World Bank: Meanwhile the World Bank is taking heat after one of their economists admitted that the WB “Doing Business” rankings for Chile had been manipulated for political reasons. The Doing Business reports are cited by leaders of several countries such as Kenya, Rwanda, India as indicators of their good performance in office, But this one admission of political interference could trigger fall out as to the credibility of other reports, country economic forecasts, growth statistics, inflation measures and discussions with governments that the World Bank does.

The Oxford Business Group: The Oxford forecasts reviewed the year Kenya in 2017 in which growth was expected to be about 5% (down from an initial forecast of 5.8% for 2017), but still above the sub-Saharan Africa average of 2.7%. It noted the mixed agriculture performance was due to the drought that affected maize, sugar, tea. Also that Kenya’s Supreme Court decision to nullify the presidential election set a good path for the country in 2018 despite the added cost of staging two elections in 2017 affecting the government’s ability to meet budgetary targets and which later resulted in Moody’s considering a downgrade of Kenya’s debt rating.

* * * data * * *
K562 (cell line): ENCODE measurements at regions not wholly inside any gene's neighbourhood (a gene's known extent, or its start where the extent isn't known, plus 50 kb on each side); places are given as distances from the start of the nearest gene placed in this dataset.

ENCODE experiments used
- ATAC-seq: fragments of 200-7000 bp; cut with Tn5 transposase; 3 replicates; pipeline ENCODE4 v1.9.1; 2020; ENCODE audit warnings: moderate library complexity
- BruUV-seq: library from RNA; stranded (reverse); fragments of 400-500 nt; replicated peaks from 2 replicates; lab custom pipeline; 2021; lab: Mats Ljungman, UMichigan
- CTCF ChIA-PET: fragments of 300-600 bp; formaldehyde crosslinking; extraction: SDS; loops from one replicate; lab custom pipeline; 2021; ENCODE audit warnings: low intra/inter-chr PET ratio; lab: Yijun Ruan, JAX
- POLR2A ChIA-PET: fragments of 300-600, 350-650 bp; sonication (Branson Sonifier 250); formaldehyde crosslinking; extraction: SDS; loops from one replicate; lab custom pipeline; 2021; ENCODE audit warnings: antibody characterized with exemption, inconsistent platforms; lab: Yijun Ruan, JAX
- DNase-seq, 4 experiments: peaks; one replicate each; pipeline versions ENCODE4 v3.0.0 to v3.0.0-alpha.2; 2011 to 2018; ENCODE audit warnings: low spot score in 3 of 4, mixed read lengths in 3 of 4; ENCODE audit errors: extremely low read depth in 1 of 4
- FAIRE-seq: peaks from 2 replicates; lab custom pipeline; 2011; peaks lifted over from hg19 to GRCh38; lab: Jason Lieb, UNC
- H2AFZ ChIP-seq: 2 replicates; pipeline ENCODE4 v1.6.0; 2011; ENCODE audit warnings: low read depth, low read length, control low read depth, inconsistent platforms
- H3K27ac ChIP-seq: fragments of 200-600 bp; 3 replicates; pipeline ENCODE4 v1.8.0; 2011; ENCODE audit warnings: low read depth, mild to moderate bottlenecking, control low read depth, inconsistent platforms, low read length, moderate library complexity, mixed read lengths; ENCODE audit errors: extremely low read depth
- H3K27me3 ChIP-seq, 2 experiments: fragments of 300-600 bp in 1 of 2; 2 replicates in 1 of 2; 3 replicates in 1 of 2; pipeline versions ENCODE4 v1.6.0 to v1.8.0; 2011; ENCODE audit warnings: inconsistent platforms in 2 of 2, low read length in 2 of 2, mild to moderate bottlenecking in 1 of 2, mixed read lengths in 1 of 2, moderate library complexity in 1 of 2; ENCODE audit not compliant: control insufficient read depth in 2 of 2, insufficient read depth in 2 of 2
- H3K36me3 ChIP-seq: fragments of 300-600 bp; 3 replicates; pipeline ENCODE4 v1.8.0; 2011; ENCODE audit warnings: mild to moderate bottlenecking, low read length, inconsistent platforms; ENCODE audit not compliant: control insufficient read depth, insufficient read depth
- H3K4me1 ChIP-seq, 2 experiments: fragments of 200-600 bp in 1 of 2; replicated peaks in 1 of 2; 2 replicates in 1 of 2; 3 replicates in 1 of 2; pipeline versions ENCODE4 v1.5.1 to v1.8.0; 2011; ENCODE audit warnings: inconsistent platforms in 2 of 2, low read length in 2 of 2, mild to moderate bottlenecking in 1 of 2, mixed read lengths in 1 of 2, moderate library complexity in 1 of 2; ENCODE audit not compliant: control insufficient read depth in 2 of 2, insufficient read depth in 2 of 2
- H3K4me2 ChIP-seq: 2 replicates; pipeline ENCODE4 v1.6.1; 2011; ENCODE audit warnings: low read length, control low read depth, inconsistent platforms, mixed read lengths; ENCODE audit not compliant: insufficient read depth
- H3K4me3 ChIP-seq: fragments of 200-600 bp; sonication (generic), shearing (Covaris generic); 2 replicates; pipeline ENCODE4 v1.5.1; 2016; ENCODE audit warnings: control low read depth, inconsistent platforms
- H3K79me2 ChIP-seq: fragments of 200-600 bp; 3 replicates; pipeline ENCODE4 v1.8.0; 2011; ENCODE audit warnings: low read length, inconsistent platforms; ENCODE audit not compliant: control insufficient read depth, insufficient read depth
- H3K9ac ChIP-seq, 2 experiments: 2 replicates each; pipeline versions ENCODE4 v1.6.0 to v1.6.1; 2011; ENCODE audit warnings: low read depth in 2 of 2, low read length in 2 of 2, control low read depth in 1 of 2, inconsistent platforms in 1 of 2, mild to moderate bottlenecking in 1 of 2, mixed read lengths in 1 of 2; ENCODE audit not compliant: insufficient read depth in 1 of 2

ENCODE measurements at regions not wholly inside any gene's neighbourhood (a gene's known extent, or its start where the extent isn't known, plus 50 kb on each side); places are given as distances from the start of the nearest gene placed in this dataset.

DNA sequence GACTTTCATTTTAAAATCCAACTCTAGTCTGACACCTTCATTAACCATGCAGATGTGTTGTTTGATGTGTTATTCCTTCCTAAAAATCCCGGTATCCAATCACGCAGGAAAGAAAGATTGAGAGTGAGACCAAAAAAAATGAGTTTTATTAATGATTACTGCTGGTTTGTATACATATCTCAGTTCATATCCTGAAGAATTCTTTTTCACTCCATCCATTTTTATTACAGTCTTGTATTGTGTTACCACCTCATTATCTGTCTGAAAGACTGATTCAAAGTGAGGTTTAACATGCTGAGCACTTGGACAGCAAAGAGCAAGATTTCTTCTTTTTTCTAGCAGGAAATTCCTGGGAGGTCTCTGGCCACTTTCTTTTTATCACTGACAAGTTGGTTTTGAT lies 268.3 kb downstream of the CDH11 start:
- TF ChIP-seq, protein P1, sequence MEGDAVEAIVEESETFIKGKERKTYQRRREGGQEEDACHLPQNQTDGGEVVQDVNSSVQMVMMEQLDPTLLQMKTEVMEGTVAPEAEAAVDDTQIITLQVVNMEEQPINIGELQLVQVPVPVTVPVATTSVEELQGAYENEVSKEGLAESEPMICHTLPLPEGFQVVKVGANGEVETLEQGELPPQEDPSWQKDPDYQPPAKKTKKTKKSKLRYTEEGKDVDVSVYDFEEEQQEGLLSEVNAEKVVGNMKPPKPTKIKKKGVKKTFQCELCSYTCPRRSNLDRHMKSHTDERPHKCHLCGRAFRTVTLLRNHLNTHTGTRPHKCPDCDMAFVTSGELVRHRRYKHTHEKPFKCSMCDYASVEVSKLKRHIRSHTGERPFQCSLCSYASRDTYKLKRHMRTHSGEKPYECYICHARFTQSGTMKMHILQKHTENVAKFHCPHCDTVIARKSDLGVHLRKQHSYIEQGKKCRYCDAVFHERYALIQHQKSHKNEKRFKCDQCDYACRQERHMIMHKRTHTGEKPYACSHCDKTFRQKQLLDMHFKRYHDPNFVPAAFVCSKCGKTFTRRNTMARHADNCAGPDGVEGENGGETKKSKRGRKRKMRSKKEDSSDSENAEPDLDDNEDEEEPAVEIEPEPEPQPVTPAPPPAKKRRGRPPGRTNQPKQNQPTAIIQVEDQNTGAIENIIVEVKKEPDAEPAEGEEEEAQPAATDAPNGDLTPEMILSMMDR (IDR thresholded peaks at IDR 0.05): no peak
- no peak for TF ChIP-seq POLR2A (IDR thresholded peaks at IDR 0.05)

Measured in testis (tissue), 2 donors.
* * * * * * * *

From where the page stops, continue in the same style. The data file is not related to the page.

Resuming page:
Brookings: The Brookings forecasts are contained in Foresight Africa, an Africa-focused report  that celebrates Africa’s growth and highlights priorities for the continent. For Kenya, it contains a sum up of the ability of the country to leverage technology and innovation for things like revenue collection and uptake of products and mobile bonds (M-Akiba), M-Tiba, and IFMIS. It mentions that Kenya can balance the impact of special economic zones and infrastructure from China against politics and that the successful launch of the SGR in May 2017 could one day serve Uganda Rwanda, Burundi and even Tanzania South Sudan and Ethiopia. It has special sections on the 2017 Kenya election and the M-Akiba bond (“The KSh 150.04 million (approximately $1.5 million) uptake of the M-Akiba bond was mainly dominated by small investors who invested less than KSh 10,000 (approximately $100)”)

Idea Exchange: Startup Roundup

Recent and upcoming startup events around Africa

AVCA Nairobi: The African Private Equity and Venture Capital Association (AVCA) cordially invites you to an informal evening of networking over cocktails on Wednesday, 22nd November 2017 5:30 – 9:00 pm Sarabi Pool & Supper Club Sankara Nairobi. AVCA Members and Qualified LPs: FREE, Non-AVCA Members: £25